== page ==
The axons of lower motor neurons cover vast distances for their size. From the spinal cord to the muscle is the equivalent of a tube train travelling from London to New York! Transporting the necessary proteins from the cell body in the spinal cord to the nerve terminal in the muscle is therefore an onerous and energy-consuming task.
If you were to cut a peripheral nerve in cross-section, neurons of all types (motor and sensory) would be seen tightly aligned. The wider ones are the lower motor neurons, able to transmit signals at the fastest speeds.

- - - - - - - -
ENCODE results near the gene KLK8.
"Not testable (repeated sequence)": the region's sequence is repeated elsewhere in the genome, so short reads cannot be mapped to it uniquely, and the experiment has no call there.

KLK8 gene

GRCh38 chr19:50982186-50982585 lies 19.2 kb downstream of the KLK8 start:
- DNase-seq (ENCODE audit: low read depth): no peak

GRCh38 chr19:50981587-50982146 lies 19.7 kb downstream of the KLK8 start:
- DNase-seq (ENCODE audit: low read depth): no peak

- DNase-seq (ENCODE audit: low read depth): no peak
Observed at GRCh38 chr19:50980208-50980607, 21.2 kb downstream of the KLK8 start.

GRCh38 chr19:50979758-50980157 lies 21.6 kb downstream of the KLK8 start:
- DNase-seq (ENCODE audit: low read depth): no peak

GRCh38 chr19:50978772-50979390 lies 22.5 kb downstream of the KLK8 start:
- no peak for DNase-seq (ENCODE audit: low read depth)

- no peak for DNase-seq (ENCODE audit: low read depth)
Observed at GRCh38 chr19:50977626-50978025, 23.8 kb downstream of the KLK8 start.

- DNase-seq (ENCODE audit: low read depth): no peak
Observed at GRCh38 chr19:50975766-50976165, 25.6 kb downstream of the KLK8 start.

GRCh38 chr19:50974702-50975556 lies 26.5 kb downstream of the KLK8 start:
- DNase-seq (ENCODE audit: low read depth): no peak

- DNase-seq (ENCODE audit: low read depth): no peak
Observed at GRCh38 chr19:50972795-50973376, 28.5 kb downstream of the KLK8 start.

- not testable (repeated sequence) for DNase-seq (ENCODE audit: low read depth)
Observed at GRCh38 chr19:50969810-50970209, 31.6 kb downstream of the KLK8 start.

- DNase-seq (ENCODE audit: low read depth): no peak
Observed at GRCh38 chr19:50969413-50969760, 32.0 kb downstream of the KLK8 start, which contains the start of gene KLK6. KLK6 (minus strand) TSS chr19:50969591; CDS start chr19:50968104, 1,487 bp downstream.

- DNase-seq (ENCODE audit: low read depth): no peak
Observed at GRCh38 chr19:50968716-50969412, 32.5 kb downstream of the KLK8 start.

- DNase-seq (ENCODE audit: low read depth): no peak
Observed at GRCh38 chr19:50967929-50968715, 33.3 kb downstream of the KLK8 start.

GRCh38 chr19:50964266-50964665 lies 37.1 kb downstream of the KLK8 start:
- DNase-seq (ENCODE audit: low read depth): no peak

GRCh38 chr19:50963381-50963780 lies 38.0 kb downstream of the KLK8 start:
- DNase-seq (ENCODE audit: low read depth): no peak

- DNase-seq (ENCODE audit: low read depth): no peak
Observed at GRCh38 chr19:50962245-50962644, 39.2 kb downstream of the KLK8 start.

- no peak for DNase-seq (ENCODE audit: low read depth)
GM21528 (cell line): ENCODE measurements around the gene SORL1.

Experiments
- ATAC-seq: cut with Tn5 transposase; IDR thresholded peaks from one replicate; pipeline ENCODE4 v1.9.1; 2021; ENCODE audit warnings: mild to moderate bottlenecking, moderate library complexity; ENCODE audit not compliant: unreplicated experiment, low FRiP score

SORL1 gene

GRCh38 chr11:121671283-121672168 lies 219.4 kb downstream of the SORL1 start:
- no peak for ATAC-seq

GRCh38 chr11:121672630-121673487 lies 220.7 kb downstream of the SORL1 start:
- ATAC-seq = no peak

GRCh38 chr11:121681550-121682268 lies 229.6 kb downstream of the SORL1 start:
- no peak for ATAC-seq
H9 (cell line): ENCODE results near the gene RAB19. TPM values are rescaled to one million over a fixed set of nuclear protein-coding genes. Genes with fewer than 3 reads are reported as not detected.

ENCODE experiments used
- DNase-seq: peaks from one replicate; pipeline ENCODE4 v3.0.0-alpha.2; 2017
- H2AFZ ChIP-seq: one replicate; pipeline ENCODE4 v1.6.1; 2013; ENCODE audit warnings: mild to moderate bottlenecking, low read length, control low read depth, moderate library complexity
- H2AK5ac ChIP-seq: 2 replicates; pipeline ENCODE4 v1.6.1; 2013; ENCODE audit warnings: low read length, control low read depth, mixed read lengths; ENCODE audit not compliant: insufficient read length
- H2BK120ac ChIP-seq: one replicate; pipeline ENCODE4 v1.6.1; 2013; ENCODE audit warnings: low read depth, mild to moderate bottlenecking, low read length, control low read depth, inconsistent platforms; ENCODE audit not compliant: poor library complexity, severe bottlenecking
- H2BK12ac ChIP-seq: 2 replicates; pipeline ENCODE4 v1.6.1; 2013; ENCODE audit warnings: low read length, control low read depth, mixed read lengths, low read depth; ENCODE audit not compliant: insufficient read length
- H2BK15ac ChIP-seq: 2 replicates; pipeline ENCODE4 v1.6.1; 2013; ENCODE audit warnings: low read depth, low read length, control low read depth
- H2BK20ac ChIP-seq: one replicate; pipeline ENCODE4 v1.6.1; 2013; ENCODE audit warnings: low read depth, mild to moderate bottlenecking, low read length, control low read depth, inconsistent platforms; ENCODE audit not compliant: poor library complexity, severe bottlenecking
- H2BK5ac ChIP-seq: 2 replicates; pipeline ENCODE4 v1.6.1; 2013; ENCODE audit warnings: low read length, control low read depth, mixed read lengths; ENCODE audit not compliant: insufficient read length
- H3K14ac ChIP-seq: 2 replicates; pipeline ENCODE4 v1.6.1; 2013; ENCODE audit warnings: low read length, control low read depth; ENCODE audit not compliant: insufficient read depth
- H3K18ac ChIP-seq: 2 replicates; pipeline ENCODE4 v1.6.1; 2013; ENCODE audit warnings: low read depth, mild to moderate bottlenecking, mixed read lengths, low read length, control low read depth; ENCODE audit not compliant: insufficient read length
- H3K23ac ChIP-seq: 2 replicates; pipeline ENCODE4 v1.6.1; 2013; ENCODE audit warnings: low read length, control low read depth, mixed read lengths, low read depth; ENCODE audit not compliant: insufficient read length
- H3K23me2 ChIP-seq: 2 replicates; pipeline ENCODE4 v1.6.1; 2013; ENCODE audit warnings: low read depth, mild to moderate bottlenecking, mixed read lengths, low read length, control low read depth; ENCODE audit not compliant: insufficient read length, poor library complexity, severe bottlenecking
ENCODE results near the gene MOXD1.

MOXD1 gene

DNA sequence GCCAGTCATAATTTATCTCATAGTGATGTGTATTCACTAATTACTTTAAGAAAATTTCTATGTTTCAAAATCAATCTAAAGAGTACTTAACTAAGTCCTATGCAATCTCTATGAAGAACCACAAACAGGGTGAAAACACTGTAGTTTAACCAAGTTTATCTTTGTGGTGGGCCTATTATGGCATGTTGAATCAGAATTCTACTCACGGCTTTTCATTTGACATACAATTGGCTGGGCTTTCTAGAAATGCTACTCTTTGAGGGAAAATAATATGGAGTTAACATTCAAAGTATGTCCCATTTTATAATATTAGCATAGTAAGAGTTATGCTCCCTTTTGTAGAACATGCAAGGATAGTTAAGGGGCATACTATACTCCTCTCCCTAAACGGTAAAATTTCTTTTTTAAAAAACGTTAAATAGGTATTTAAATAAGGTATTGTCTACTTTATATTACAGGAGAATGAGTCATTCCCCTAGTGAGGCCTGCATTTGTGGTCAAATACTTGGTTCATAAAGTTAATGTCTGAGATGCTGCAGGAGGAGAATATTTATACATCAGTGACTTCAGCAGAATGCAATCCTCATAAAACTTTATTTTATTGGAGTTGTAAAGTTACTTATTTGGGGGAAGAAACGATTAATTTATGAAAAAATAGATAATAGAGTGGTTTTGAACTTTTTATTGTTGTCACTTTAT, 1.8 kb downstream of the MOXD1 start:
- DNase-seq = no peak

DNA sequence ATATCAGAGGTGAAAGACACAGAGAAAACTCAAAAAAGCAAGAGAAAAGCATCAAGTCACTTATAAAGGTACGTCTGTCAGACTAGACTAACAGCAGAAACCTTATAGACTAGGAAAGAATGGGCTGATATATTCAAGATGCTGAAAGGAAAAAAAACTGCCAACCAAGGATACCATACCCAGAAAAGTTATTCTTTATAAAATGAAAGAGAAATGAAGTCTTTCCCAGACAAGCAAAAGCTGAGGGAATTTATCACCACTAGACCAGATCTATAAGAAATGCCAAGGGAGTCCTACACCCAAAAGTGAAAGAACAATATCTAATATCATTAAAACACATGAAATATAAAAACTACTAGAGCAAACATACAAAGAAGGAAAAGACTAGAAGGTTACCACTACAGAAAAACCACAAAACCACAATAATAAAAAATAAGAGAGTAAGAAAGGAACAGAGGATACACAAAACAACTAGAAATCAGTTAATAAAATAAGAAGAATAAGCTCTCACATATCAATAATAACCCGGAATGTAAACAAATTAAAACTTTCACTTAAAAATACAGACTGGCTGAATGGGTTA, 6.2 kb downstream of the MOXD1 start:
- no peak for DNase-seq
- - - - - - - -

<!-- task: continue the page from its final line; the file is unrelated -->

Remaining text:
As axons reach the muscle, they begin to branch off in order to connect to many muscle fibres simultaneously. These projections are long and plentiful, enabling a single motor unit to cover a large volume of muscle. This ensures the force generated by a single motor unit is sufficiently spread out.
Lower motor neurons have the capacity to create new branches to compensate for the loss of neighbouring motor neurons. This sprouting process has evolved as a protective mechanism, so that the connections with muscle fibres can be maintained. This helps to maintain muscle strength despite the loss of motor neurons.